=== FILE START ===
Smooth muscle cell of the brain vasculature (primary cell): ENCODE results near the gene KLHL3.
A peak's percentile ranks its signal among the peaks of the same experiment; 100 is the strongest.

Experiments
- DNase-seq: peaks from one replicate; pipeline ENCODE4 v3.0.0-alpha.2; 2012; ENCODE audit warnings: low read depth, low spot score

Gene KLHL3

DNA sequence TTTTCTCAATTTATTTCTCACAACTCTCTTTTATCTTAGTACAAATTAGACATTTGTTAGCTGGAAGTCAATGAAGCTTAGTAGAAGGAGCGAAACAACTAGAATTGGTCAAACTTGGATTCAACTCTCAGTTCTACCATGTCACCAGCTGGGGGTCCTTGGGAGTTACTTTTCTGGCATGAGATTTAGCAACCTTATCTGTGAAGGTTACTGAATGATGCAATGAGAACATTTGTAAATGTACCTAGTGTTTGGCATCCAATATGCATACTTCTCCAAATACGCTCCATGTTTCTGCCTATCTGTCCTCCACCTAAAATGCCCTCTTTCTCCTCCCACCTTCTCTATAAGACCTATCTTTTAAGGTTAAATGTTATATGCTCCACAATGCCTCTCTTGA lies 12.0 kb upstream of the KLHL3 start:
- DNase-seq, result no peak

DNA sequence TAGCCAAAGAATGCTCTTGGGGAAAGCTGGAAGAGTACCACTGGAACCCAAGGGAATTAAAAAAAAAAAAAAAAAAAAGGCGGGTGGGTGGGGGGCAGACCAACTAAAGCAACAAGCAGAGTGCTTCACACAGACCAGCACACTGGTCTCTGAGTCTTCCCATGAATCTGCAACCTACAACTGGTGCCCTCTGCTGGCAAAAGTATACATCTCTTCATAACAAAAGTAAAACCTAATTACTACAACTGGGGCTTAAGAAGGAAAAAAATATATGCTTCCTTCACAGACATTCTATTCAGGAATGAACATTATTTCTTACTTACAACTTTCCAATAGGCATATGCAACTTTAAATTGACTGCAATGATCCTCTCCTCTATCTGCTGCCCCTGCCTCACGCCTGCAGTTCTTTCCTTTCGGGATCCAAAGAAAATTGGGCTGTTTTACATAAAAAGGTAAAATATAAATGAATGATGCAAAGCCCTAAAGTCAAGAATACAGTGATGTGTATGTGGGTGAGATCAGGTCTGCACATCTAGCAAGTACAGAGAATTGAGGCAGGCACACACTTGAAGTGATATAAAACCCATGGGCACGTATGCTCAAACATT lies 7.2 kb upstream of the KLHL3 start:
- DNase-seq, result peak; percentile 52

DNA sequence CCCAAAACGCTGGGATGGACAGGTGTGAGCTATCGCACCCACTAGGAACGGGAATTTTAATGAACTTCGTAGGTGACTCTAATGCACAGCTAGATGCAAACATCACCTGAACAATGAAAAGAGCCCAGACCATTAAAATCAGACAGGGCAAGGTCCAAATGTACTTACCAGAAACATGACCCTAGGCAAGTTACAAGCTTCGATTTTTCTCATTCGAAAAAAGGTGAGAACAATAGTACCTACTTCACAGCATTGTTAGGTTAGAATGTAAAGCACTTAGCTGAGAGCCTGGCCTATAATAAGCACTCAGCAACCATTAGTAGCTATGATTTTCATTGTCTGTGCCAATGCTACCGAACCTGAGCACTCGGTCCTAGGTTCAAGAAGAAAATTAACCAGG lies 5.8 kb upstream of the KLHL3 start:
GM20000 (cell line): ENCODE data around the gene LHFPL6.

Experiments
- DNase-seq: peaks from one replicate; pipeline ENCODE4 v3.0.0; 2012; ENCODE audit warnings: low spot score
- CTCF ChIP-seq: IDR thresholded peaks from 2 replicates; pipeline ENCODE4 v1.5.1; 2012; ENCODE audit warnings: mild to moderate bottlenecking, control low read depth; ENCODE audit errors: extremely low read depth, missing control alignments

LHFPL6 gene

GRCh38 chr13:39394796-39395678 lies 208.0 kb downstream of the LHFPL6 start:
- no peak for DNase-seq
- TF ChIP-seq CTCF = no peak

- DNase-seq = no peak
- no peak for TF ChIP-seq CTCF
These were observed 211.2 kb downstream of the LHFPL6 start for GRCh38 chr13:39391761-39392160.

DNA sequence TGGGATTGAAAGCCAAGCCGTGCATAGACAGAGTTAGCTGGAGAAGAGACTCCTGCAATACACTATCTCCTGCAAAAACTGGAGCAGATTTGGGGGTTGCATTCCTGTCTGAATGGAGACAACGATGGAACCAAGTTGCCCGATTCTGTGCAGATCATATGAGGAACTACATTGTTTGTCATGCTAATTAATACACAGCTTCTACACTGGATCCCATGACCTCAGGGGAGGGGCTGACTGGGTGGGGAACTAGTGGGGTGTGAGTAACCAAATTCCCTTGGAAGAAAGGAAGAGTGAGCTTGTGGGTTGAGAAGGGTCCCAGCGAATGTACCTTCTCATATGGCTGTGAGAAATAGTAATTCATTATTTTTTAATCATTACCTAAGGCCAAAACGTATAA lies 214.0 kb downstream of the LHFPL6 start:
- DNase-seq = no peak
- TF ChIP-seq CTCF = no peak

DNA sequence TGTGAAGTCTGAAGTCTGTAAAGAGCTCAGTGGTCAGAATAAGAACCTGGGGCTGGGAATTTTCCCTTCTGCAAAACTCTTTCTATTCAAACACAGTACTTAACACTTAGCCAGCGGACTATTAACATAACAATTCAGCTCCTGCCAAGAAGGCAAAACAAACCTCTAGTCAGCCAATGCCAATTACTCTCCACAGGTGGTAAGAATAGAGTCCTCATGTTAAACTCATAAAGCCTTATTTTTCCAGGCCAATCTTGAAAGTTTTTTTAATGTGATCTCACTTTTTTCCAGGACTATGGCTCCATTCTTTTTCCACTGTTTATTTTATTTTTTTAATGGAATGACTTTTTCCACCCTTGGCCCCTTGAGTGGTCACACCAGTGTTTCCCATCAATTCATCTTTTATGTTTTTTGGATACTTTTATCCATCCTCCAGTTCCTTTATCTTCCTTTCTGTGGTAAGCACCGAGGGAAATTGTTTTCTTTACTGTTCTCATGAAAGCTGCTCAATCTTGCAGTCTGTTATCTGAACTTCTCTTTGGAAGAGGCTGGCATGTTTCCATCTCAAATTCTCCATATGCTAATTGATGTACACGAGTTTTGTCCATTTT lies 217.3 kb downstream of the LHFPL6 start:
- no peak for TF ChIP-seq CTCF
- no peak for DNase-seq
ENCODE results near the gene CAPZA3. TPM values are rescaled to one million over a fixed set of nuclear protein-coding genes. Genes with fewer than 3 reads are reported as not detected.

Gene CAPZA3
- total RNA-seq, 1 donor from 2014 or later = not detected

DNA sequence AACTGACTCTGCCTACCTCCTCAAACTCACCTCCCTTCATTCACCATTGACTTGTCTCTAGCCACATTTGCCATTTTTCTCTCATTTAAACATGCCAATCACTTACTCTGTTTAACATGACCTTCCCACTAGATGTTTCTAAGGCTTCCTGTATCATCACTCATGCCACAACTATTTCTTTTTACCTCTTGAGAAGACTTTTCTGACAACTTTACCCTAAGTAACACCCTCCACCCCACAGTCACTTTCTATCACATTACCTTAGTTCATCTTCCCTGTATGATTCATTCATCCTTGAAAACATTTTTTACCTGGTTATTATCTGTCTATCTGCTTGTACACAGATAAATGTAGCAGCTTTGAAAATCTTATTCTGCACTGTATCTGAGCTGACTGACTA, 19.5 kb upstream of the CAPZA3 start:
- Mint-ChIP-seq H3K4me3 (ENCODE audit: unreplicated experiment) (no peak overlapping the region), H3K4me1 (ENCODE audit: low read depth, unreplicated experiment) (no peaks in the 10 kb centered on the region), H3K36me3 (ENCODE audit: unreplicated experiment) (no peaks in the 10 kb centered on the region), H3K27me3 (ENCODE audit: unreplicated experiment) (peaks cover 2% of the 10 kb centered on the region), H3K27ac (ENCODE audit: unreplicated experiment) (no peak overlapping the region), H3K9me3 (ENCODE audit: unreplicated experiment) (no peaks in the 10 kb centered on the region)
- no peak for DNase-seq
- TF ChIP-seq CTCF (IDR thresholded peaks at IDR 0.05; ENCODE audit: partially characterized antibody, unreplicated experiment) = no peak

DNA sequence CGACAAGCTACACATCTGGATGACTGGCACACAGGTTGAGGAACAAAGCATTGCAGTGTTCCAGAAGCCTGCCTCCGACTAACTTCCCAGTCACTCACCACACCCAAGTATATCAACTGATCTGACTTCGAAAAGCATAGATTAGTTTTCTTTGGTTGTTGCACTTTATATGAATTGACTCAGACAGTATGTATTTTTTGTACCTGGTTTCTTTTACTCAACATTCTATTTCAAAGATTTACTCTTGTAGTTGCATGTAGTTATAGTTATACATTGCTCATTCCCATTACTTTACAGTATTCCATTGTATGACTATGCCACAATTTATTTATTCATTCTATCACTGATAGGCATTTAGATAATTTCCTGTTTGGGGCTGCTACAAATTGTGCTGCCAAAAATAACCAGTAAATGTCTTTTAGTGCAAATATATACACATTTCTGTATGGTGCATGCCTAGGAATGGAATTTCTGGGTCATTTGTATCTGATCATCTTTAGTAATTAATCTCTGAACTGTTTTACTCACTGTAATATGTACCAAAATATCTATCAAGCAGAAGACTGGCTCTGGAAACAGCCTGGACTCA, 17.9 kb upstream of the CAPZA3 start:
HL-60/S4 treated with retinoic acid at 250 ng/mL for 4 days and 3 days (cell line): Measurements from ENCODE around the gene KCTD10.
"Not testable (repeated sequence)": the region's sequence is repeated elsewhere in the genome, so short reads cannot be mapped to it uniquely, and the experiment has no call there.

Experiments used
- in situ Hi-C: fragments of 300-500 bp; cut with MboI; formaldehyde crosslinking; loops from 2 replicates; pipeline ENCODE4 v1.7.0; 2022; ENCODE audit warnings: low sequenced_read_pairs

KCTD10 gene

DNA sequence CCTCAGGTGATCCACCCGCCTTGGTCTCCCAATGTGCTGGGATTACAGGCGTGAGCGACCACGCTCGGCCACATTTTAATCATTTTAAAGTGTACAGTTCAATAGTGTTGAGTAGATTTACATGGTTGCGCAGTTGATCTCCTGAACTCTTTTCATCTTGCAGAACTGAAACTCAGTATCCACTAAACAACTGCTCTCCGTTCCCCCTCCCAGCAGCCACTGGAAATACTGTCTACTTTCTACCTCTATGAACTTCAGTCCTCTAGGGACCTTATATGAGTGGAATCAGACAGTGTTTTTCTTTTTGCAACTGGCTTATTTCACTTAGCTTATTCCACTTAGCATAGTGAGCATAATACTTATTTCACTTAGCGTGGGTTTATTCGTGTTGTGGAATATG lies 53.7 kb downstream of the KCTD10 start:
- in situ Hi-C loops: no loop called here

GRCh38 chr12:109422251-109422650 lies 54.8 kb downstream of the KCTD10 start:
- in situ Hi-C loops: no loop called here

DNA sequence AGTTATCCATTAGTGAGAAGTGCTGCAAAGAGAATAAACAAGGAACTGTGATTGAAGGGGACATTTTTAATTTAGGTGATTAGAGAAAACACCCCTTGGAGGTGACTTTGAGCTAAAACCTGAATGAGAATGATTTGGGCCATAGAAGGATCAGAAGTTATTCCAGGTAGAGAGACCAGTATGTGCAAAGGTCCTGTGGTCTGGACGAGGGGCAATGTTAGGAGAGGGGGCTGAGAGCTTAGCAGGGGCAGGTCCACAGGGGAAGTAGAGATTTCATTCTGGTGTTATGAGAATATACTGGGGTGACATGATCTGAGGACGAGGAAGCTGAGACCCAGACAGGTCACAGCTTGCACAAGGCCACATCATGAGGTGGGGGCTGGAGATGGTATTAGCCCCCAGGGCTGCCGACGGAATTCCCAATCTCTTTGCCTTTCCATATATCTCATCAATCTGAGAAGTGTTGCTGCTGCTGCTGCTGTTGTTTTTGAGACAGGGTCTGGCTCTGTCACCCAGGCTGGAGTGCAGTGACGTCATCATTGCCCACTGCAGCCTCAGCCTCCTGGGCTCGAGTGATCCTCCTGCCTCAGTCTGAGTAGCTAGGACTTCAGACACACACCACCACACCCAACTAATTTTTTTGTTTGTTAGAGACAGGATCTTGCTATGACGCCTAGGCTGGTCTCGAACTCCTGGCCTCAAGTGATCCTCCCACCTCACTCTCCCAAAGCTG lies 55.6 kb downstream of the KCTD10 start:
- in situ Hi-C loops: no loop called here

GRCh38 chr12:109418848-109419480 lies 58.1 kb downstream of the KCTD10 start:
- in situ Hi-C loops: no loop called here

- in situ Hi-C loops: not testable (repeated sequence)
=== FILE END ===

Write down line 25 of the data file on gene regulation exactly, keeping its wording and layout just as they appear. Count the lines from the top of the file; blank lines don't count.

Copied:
DNA sequence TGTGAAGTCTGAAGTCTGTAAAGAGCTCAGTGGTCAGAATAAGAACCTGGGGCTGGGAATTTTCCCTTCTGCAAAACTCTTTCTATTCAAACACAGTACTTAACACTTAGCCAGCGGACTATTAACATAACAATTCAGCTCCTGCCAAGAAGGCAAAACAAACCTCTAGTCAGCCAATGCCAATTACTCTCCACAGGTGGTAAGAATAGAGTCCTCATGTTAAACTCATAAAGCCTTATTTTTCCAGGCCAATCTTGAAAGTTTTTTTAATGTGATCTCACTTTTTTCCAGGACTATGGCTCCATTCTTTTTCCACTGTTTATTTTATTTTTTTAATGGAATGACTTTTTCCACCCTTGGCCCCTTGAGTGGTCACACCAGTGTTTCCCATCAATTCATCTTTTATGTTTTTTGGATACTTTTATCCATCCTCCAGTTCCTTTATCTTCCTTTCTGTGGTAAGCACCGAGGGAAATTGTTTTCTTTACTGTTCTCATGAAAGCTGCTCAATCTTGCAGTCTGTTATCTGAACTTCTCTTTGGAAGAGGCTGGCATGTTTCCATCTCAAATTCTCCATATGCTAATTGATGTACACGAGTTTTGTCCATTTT lies 217.3 kb downstream of the LHFPL6 start: